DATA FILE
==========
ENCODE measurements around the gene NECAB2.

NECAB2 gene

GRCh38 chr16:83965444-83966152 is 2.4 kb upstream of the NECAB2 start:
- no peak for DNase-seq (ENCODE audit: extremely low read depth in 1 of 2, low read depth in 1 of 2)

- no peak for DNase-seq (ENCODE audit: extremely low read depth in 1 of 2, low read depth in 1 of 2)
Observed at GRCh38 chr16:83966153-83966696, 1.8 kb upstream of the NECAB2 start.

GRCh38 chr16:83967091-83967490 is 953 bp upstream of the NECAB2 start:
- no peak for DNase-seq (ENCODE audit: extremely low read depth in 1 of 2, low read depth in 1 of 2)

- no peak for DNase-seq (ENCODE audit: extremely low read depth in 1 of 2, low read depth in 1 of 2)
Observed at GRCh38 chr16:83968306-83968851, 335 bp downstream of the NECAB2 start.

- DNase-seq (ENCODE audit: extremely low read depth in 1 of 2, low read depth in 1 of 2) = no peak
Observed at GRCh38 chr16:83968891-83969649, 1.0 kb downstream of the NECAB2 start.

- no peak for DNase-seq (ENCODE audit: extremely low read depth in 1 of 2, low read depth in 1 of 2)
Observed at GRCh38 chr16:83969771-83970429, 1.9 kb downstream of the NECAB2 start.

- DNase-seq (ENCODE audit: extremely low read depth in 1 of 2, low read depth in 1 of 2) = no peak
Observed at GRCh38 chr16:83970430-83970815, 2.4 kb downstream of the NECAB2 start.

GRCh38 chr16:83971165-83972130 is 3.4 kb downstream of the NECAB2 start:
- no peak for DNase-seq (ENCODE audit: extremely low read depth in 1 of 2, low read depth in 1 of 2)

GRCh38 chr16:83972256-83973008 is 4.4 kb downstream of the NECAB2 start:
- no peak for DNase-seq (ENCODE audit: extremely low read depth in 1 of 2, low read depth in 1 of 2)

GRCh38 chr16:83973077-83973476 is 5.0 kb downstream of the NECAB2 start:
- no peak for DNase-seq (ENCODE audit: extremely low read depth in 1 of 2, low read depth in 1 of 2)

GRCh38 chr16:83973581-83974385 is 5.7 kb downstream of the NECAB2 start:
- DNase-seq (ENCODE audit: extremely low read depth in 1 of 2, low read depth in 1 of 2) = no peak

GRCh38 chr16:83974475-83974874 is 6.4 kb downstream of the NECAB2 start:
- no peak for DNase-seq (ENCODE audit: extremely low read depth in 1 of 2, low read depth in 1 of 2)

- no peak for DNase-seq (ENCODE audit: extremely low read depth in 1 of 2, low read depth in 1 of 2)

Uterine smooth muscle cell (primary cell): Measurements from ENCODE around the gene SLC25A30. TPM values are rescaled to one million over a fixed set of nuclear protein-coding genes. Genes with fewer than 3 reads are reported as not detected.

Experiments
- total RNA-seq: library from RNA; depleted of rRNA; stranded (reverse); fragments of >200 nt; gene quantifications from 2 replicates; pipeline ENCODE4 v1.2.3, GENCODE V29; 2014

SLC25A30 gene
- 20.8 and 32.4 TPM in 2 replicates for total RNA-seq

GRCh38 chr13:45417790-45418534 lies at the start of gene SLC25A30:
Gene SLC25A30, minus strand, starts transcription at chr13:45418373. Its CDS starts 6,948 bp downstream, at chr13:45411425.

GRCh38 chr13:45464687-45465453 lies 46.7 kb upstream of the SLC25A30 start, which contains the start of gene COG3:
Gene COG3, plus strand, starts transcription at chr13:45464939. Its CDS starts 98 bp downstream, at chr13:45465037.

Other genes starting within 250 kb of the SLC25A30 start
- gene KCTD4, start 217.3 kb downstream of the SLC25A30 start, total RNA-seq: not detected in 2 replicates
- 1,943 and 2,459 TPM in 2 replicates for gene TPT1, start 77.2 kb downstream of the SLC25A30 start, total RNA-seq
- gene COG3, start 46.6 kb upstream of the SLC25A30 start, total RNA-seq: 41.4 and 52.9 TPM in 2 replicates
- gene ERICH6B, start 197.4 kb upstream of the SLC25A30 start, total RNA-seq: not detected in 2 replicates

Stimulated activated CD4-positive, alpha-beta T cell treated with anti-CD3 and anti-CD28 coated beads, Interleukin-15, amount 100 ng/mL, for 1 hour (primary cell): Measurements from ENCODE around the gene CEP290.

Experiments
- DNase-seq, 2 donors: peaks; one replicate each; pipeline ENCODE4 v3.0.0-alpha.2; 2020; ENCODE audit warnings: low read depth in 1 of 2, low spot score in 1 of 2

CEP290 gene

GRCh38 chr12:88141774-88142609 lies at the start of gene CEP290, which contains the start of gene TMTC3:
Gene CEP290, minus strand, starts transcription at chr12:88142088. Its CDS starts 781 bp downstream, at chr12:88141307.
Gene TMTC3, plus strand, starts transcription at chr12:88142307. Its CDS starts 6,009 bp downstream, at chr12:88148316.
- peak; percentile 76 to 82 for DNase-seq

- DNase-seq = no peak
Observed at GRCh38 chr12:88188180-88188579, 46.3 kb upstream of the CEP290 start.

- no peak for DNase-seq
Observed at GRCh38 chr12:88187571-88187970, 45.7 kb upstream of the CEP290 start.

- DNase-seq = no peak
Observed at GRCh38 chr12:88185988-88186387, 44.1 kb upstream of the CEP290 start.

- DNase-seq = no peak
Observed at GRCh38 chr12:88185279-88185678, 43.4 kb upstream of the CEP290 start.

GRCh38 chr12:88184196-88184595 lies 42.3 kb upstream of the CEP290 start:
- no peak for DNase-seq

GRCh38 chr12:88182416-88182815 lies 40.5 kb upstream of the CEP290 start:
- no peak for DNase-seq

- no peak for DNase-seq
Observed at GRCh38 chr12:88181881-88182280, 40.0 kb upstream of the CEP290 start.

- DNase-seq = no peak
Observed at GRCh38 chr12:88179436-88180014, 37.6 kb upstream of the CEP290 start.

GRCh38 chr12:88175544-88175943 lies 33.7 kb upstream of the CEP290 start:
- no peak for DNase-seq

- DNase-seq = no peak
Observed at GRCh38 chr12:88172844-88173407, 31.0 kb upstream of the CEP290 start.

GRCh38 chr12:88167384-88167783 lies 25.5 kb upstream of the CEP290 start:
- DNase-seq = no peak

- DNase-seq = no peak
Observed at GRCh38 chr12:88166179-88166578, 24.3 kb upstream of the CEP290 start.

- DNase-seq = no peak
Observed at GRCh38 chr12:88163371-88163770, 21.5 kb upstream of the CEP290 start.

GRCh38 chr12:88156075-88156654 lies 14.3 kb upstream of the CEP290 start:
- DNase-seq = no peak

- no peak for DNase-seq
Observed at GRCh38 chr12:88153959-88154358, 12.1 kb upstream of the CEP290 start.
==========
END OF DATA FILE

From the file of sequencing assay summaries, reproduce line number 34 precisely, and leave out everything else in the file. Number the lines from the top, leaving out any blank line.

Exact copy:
Gene SLC25A30, minus strand, starts transcription at chr13:45418373. Its CDS starts 6,948 bp downstream, at chr13:45411425.